I also tried to introduce amongst the people butter and cheese making, which should have been profitable to the gwallahs, or cowkeepers; but without Europeans to place in charge it was difficult to achieve any success. The cheese-making was never taken up, although for a whole winter I had milk brought to the Residency, the cheese made in my own dairy, and then sold amongst my friends in India, to demonstrate to them the practicability of the scheme. They thought the trouble and care required in keeping the utensils clean was much too great for their easy-going ways. Hence that scheme was a failure, and, beyond what I myself attempted, was never tried. It seems extraordinary that the neighbouring town of Darjeeling, not to speak of Calcutta and other stations in the plains of Bengal, should get their supply of butter from Aligarh, in the United Provinces, while at Gangtak day after day throughout the year we made the finest possible butter, equal, if not superior, to the best English butter, and that from the milk of cows not stall-fed or cared for in any but the ordinary way of the country, turned out each morning to graze on the hillsides. It shows what would be possible were the business taken up by any practical and energetic person.

Into Bhutan, Nepalese influence has hardly penetrated at all. The craftsmen are all Bhutanese, and the designs follow more closely the Chinese model. They excel in bronze castings and fine metal-work of all kinds. In practice they follow the same methods as in Sikhim, backing the metal on which they are employed with lac, and hammering out the patterns with blunt chisels after the manner of old alto-relievo work. One of the most exquisite specimens of workmanship in silver and silver-gilt I have ever seen was produced in Bhutan—a pan-box about 8 inches in diameter and 2½ inches deep, of a purely Chinese dragon pattern, in relief quite a quarter of an inch, or more deep.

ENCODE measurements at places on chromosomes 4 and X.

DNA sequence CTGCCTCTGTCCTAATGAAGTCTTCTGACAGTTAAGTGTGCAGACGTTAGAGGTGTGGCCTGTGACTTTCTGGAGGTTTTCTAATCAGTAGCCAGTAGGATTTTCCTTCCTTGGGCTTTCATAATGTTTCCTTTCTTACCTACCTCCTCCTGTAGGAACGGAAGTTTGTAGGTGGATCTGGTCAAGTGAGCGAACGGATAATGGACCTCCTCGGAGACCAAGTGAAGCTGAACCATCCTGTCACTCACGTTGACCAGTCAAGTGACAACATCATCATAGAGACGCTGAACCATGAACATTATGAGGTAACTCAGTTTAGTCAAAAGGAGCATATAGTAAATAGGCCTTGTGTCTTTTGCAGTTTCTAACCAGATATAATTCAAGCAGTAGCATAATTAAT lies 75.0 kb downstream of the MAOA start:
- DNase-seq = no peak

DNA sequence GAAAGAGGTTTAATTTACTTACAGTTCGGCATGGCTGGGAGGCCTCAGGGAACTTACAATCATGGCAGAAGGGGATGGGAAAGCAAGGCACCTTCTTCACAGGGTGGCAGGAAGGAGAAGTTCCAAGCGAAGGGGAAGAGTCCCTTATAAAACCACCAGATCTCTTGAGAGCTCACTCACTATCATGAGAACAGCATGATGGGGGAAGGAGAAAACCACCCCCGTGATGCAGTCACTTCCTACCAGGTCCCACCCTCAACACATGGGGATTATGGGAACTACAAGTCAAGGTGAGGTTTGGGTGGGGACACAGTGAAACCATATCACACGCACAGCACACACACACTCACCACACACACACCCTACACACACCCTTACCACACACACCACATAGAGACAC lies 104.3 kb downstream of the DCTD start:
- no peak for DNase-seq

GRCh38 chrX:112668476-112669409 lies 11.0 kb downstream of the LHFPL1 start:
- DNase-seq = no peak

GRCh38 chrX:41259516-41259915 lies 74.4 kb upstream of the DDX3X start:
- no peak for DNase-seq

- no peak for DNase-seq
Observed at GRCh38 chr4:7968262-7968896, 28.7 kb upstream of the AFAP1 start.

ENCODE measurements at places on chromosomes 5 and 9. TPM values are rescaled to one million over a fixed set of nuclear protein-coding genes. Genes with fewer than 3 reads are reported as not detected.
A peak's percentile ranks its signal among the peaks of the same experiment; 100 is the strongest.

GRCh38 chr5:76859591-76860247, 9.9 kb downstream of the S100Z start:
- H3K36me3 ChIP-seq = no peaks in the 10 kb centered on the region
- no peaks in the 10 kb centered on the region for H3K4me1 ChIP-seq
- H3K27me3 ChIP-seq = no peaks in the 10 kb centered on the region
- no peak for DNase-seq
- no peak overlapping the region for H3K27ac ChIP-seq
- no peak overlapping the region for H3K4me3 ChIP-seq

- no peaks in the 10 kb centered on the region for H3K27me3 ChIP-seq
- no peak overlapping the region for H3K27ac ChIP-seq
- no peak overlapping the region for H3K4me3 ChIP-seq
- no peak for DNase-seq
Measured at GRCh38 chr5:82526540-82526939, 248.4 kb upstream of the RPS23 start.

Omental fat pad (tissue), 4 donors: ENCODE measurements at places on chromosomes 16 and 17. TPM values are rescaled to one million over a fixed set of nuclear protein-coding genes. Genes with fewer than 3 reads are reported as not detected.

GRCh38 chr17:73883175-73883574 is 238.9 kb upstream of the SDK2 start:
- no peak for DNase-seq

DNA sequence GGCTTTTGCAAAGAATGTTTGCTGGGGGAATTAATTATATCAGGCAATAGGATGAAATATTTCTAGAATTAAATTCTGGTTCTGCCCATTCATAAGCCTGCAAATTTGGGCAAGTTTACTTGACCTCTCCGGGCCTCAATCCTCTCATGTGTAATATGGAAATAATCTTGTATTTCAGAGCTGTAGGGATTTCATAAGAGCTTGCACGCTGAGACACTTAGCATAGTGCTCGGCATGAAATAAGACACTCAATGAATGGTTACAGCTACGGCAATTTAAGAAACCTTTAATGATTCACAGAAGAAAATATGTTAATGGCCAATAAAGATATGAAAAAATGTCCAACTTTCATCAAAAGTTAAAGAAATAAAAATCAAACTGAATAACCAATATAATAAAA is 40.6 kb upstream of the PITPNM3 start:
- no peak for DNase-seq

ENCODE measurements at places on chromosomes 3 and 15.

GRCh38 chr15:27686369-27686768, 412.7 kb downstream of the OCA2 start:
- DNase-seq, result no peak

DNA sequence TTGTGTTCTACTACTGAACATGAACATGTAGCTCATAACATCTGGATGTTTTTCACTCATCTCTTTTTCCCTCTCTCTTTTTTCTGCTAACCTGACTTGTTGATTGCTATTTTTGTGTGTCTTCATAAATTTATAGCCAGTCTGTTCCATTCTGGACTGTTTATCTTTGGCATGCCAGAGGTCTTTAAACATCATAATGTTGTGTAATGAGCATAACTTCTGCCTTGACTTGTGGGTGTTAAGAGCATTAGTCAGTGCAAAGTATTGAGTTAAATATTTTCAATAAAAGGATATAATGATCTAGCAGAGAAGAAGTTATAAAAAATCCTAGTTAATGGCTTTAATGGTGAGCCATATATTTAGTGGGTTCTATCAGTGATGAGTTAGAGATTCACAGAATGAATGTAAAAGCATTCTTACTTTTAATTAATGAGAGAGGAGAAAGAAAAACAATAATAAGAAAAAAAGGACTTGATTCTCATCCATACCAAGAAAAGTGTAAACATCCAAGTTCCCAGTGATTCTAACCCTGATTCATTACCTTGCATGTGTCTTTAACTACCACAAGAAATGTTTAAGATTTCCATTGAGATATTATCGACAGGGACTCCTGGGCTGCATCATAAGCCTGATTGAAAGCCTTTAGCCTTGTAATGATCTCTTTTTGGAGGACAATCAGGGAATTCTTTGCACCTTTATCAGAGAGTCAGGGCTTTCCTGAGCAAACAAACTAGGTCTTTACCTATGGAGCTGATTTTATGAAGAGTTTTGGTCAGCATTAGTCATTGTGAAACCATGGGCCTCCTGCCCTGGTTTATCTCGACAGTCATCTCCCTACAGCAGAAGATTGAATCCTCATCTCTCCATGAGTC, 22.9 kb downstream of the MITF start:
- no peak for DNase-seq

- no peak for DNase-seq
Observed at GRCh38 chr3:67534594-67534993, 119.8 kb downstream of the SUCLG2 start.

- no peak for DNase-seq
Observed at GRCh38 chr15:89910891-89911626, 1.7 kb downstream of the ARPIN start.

I have also seen exceedingly fine specimens of copper and brass work, chiefly articles for the decoration of their altars, such as trumpets, candlesticks, rice-boxes, tables, &c., and they also cover many of their temple pillars with copper or silver beaten into most beautiful patterns, and the altar tables are examples of beaten work with bold designs.

The Bhutanese excel in casting bells, and I have seen some excellent specimens with very fine tones. The composition used for the best bells contains a good deal of silver, but they never make them of any great size, the largest I have seen being probably twenty-four inches in diameter and of about an equal height.

In iron-work they are also good artificers, and many of their sword-blades are of excellent manufacture and finish, and are still made from the charcoal iron. The polish they put on them is wonderful, and the blades almost look as though they had been silvered.

Their swords are very handsome weapons, with finely finished blades, elaborately wrought silver handles inlaid with turquoise and coral, and silver scabbards with gold-washed patterns, attached to handsome leather belts with brightly coloured silk cords and tassels. Their daggers are also very fine, many of them with triangular blades and fluted sides, with sheaths of exquisite open silver and gold work set with turquoise.